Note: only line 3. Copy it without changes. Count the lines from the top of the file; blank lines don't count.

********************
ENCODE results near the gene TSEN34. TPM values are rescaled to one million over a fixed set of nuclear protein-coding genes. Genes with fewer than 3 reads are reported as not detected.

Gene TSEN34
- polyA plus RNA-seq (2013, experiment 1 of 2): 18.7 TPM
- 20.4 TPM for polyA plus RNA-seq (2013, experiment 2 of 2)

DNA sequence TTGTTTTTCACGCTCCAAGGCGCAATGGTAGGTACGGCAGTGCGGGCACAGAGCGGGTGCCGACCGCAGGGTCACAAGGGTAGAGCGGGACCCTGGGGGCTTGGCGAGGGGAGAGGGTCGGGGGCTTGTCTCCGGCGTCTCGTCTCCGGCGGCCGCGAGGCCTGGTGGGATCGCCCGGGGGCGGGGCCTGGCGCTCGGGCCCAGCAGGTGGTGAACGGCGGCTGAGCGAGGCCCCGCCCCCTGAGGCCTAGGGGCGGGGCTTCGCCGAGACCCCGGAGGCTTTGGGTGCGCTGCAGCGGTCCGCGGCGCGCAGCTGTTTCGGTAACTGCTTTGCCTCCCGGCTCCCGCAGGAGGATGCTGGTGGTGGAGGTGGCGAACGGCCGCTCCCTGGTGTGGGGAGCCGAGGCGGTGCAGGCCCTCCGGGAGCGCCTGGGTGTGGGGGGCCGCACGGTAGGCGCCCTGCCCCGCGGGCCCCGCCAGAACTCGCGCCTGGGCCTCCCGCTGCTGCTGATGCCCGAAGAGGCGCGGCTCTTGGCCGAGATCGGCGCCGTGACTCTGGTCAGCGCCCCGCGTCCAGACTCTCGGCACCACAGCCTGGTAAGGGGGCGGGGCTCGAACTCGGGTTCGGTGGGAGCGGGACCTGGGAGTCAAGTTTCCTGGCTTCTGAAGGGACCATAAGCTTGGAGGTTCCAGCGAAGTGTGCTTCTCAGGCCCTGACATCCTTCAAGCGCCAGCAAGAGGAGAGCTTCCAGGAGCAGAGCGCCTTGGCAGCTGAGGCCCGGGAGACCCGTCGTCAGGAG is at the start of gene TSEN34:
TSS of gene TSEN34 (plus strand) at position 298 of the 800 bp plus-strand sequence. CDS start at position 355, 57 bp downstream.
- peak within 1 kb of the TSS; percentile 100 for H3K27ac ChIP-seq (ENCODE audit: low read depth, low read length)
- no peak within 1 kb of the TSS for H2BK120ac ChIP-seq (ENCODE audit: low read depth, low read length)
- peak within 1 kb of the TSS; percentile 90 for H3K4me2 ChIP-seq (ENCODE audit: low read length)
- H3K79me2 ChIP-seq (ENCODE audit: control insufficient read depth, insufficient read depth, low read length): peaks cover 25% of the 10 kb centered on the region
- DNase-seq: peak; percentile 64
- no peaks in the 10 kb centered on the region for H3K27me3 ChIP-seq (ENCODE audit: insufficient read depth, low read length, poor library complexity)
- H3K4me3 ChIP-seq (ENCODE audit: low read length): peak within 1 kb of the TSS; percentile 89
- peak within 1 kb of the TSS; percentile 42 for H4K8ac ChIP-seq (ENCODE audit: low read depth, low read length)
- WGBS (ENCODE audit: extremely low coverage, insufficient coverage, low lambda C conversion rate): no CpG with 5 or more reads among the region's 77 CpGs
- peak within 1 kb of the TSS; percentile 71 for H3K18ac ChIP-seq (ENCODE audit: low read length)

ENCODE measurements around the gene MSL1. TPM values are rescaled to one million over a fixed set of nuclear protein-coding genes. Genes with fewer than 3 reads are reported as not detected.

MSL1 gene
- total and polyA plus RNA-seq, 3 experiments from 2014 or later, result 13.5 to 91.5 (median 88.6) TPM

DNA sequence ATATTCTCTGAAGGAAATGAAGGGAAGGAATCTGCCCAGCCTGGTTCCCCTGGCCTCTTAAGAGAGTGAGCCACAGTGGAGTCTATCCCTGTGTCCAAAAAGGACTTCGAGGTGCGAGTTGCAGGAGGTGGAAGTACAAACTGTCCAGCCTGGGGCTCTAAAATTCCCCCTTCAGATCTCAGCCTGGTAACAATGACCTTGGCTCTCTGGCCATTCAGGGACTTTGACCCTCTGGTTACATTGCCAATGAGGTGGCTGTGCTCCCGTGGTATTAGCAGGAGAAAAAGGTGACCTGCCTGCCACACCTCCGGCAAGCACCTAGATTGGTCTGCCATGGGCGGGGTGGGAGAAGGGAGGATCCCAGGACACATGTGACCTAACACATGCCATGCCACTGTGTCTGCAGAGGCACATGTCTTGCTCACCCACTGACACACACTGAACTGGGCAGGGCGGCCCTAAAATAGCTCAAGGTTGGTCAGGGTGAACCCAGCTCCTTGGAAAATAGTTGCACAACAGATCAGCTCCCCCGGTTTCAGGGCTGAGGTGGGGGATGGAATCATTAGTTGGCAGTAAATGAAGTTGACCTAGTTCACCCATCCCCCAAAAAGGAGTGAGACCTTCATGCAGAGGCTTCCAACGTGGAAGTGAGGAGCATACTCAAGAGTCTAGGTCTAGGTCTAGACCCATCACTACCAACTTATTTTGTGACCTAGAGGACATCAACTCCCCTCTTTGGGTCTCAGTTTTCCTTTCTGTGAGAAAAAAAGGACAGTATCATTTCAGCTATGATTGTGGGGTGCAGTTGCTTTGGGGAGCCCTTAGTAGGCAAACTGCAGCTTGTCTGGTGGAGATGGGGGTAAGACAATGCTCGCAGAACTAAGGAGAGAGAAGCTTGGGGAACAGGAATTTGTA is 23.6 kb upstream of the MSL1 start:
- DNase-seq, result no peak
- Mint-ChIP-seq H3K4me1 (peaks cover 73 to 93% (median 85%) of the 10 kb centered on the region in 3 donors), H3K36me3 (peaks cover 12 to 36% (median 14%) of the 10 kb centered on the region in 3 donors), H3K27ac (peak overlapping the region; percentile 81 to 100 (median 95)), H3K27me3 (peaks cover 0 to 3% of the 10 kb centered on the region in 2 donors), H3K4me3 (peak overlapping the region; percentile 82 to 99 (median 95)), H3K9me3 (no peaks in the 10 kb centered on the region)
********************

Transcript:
- polyA plus RNA-seq (2013, experiment 1 of 2): 18.7 TPM